However, in a perfect world, wouldn’t Staal be your third line center at the age of 36? And in the event that your prospects aren’t ready to take over (Cozens) or as good as you thought (Mittelstadt), wouldn’t you want some extra depth down the middle? The answer to these questions should be yes.

Sabres prospect Dylan Cozens will compete for an NHL roster spot in training camp.
Photo: Harry Scull Jr.

Stamkos could also provide veteran leadership to a team that could use it. Plus his addition, along with Taylor Hall, Staal, and the continued development of stud number one defenseman, Rasmussen Dahlin, could push Buffalo from playoff hopefuls to division contenders.

Some other good reasons for a Buffalo deal include the fact that Buffalo is close to Stamkos’ hometown of Markham, and the fact that if Cozens does prove to be ready, Stamkos could slide to the wing later in the contract, much like what happened to him in Tampa with Brayden Point. Did I mention Buffalo has over $13 million in cap space according to CapFriendly?

Beyond Cozens, Mittelstadt, and the recently drafted Jack Quinn, Buffalo doesn’t have many high-end prospects – meaning they’d likely be less willing to part with one – but if you’re getting Stamkos does it not make sense to at least look at something involving maybe Mittelstadt and a first and/or multiple mid-round picks?

3) Calgary Flames

This option makes the most sense fit-wise, with the Flames being a team that has a solid defensive corps, a new franchise goalie in Jacob Markstrom, but needing someone to upgrade on or complement Sean Monahan down the middle of the ice.

The Flames also make the least sense of the options I’ll list in terms of cap space. This only have about $1 million in space according to CapFriendly,  and still need to sign Oliver Kylington on the back end.

The Flames are in a weird middle ground in the NHL, somewhere no team wants to be. Not good enough to win a Cup, but not bad enough to draft high-impact players. Part of that is the fact that Sam Bennett hasn’t lived up to his draft status, and Monahan is probably best suited as the 1B or second line centre on a Cup contender.

Since beginning his career in Calgary in 2013-14, Monahan has been averaging 60 points a season (including his outlier 18-19 year of 82 points). Those are good numbers, but not usual for a number one center.

Stamkos easily upgrades that position and gives you a boost up front that could make Calgary a bonafide contender.

The issue is of course, the salary cap, and how Calgary would navigate that. Likely two of Mikael Backlund ($5.35 million), Noah Hannifan ($4.95 million), Johnny Gaudreau ($6.75 million),  or Milan Lucic ($5.25 million) would need to move. Then Calgary would need to move whatever assets it gets in that deal, along with some of their own prospects or draft picks.

Still, something worth at least exploring if you are Brad Treliving and are fighting for your job.

4) New York Rangers

This actually looked like a plausible option until earlier today when it was announced the Rangers had re-signed Ryan Strome to a two year, $4.5 million per season deal. Clearly the Rangers weren’t sure about Strome, who had been through three teams and averaged 30 points since entering the league in 2013-14, before breaking out with 59 points in 70 games during the pandemic-shortened season.

There were reports the Rangers were looking at other options, including Bob Mckenzie tweeting that the Rangers had looked to Jack Eichel.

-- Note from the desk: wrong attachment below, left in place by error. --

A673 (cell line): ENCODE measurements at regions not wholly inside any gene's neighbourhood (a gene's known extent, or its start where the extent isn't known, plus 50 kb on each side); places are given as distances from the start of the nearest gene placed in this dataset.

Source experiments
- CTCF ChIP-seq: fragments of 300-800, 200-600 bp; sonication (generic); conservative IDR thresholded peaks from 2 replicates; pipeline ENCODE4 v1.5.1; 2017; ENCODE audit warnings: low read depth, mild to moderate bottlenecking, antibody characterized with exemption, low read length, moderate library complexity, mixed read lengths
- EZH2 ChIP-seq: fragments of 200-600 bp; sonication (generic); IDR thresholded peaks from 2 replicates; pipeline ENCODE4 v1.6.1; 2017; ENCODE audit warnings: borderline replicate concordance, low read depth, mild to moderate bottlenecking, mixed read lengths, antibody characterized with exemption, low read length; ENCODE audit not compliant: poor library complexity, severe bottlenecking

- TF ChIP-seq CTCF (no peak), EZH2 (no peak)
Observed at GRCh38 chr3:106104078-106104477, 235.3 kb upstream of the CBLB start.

That said, if there was a legitimate chance to land Stamkos and create one of the league’s best one-two center punches with Mika Zibanejad, the Rangers would do it.

Strome would probably be movable after being on pace for around 65 points and a two year, $9 million contract overall isn’t that much of a commitment for another team. That makes the nearly $11 million in space the team had before the Strome signing available again – which gives your room for Stamkos’ $8.5 million and some wiggle room.

It’s crazy to think that Strome was drafted all the way back in 2011. I was still in college and I’m nearly 30 now. Time flies. Photo: Niagara IceDogs

So if you move Strome and free up the cap space, adding Stamkos is a no-brainer. Stamkos would propel the high-flying Rangers from up-and-comers to a team that is in the conversation with the Penguins, Flyers and Capitals for division contenders, if not overall contenders.

Keep in mind former Rangers’s GM Glen Sather said that he had a deal in place to acquire Stamkos back in his rookie season of 2008. That means there must be at least a bit of familiarity between the organization and the player.

The Rangers could also put together a very temptation offer including one of Anthony DeAngelo or Adam Fox, with Jacob Trouba’s contract unlikely to be moved and thus a logjam on the right side of the defense. The Lightning have Sergachev once he is re-signed, but could still potentially lose Cernak to a trade if they can’t re-sign him or an offer sheet if someone else covets him for higher than the Lightning can afford. Luke Schenn is then your next man up, which is a scary thought if he’s in your top four.

Again, the Strome deal makes this unlikely to happen, but think of the old saying of “if Gretzky can get traded…”

Like I said above, Stamkos is a great player, Tampa wants to keep him, and any deal would be hard to put together for either side. It’s still fun to think about however.

What are some of your trade ideas to get Tampa cap compliant? Let us know in the comments of this article or on Facebook.

Steve Auld

Steve Auld

My name is Steve and I am from the very noble Auld clan of Niagara, where we respect our elders and follow the golden rules: elbows up, and keep your stick on the ice. When not tearing up beer league or ball hockey, I enjoy the occasional downtime I have with my fiancée and son. Love me some music too, all kinds. If you feel I did a good job or you want to argue, feel free to leave a comment!